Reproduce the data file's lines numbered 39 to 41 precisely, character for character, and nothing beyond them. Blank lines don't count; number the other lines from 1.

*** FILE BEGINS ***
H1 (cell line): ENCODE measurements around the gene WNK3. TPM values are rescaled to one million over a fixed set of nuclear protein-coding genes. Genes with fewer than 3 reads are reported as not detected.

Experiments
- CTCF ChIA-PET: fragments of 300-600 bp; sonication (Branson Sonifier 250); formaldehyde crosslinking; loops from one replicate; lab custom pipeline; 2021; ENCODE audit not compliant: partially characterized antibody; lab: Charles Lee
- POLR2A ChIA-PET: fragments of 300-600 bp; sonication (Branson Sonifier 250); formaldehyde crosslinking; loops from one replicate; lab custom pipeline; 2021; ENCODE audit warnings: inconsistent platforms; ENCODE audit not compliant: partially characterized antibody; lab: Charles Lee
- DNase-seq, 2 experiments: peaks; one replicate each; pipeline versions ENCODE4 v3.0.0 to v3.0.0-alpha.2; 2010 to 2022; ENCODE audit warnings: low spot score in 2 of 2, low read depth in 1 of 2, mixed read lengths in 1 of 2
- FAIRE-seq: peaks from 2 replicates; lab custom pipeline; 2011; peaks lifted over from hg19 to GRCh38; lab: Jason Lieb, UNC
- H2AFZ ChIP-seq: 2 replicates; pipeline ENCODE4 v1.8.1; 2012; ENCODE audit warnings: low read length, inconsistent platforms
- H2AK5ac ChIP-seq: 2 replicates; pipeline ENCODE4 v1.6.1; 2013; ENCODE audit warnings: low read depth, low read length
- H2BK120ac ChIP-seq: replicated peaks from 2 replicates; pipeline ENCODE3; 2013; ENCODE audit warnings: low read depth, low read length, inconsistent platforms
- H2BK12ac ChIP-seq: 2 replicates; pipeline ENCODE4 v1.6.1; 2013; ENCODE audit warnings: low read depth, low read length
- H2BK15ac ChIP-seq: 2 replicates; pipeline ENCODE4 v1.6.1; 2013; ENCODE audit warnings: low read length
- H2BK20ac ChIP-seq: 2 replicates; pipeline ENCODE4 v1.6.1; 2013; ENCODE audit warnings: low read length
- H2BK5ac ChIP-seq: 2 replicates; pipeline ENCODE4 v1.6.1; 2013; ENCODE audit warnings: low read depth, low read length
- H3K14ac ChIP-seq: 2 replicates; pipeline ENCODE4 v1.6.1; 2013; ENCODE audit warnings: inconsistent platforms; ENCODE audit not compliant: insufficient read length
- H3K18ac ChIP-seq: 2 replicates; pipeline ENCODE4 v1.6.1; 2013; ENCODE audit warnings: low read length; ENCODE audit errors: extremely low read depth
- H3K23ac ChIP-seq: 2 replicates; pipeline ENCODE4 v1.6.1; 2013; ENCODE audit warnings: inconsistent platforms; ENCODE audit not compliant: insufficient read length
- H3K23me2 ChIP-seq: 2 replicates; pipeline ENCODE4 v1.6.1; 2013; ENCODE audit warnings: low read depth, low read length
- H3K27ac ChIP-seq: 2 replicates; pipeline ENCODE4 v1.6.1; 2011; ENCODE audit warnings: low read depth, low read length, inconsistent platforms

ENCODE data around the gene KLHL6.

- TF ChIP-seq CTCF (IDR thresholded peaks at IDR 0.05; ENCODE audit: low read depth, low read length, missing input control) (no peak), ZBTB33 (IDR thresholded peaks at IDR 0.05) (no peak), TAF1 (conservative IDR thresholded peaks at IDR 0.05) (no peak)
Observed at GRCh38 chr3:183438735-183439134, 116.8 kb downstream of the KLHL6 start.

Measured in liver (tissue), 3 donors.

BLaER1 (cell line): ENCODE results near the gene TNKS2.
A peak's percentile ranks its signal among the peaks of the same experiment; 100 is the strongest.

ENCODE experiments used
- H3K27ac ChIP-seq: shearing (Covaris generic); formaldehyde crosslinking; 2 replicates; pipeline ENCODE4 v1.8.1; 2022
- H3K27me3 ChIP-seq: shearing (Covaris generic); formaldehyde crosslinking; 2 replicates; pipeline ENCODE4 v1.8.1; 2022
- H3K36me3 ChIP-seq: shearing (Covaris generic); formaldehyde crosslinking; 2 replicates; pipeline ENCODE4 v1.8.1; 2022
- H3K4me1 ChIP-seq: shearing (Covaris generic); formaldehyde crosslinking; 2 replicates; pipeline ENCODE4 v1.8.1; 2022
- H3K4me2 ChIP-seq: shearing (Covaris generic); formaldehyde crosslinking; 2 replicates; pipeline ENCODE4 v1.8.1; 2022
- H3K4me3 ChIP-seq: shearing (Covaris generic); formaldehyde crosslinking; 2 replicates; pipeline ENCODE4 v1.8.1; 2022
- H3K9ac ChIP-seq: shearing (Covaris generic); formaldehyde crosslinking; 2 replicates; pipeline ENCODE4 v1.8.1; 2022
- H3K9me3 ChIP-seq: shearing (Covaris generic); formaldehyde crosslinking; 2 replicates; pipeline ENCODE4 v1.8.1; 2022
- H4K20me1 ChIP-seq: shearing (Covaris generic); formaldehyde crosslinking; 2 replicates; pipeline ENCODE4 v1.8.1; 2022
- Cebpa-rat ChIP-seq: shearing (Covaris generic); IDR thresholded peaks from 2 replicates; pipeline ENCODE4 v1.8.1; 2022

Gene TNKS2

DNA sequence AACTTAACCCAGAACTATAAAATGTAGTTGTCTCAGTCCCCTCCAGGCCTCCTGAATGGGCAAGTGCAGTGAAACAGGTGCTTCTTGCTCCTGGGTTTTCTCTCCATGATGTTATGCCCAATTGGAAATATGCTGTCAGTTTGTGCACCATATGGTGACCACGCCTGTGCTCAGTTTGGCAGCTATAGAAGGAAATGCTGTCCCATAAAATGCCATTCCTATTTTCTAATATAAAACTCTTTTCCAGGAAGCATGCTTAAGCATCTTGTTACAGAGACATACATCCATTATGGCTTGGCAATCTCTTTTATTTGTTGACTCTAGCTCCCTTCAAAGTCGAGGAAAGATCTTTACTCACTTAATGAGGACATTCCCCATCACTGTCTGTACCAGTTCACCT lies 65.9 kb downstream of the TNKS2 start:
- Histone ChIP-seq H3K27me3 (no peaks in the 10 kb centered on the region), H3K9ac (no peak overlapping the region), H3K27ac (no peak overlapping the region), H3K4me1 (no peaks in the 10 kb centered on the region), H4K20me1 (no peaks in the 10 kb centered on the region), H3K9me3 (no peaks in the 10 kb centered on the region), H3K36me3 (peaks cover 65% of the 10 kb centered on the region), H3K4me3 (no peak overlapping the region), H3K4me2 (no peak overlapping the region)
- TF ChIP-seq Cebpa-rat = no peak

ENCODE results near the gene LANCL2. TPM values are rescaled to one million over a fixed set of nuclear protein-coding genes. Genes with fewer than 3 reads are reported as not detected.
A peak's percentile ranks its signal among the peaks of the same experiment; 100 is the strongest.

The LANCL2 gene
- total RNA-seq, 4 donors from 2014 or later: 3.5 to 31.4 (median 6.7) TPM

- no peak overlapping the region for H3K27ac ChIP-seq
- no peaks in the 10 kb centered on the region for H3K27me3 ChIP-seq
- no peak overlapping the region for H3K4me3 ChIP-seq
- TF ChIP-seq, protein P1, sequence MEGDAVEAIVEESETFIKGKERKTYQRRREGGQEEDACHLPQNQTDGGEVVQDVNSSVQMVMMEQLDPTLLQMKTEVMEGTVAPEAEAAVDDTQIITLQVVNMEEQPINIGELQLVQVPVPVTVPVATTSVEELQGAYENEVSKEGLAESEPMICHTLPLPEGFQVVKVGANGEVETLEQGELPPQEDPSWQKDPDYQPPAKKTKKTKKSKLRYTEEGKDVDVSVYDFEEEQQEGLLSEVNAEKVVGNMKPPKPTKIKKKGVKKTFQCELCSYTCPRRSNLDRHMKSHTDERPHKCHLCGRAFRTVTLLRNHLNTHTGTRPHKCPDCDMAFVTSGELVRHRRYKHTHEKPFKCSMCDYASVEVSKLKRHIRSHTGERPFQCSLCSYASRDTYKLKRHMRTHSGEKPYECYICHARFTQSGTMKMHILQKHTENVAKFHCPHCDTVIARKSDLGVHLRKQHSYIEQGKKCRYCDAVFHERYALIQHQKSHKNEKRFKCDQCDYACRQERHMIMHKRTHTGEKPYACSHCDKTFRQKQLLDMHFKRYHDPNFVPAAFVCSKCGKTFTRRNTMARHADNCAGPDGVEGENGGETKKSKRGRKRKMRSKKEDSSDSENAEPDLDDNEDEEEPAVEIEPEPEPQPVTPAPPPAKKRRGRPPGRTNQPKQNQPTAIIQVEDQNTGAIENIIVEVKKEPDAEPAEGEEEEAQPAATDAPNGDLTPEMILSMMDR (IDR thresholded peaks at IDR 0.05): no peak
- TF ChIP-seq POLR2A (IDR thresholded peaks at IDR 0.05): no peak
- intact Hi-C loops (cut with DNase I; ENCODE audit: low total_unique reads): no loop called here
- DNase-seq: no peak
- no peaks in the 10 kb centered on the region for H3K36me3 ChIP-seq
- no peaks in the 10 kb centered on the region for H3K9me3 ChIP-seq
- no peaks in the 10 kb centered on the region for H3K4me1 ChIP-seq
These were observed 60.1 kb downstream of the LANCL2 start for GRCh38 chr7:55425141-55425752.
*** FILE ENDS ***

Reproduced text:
- TF ChIP-seq Cebpa-rat = no peak

ENCODE results near the gene LANCL2. TPM values are rescaled to one million over a fixed set of nuclear protein-coding genes. Genes with fewer than 3 reads are reported as not detected.
A peak's percentile ranks its signal among the peaks of the same experiment; 100 is the strongest.